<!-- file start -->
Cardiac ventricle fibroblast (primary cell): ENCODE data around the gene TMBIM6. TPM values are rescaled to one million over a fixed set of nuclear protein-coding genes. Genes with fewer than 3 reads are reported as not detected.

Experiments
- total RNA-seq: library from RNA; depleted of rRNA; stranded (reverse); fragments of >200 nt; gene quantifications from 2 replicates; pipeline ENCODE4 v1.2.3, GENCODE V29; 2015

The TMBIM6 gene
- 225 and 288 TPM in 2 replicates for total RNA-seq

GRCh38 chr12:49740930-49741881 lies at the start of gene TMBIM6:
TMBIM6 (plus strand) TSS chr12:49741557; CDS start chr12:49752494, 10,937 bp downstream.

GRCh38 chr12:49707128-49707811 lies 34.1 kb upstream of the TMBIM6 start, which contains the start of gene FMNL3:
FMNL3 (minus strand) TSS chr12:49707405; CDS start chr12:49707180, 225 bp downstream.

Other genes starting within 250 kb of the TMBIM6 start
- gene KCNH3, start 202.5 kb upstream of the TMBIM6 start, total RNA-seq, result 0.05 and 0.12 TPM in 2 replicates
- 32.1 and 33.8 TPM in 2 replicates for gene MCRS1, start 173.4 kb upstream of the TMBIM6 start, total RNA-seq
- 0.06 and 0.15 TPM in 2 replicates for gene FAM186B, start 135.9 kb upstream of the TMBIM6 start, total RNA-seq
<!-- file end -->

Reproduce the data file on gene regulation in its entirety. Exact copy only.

Cardiac ventricle fibroblast (primary cell): ENCODE data around the gene TMBIM6. TPM values are rescaled to one million over a fixed set of nuclear protein-coding genes. Genes with fewer than 3 reads are reported as not detected.

Experiments
- total RNA-seq: library from RNA; depleted of rRNA; stranded (reverse); fragments of >200 nt; gene quantifications from 2 replicates; pipeline ENCODE4 v1.2.3, GENCODE V29; 2015

The TMBIM6 gene
- 225 and 288 TPM in 2 replicates for total RNA-seq

GRCh38 chr12:49740930-49741881 lies at the start of gene TMBIM6:
TMBIM6 (plus strand) TSS chr12:49741557; CDS start chr12:49752494, 10,937 bp downstream.

GRCh38 chr12:49707128-49707811 lies 34.1 kb upstream of the TMBIM6 start, which contains the start of gene FMNL3:
FMNL3 (minus strand) TSS chr12:49707405; CDS start chr12:49707180, 225 bp downstream.

Other genes starting within 250 kb of the TMBIM6 start
- gene KCNH3, start 202.5 kb upstream of the TMBIM6 start, total RNA-seq, result 0.05 and 0.12 TPM in 2 replicates
- 32.1 and 33.8 TPM in 2 replicates for gene MCRS1, start 173.4 kb upstream of the TMBIM6 start, total RNA-seq
- 0.06 and 0.15 TPM in 2 replicates for gene FAM186B, start 135.9 kb upstream of the TMBIM6 start, total RNA-seq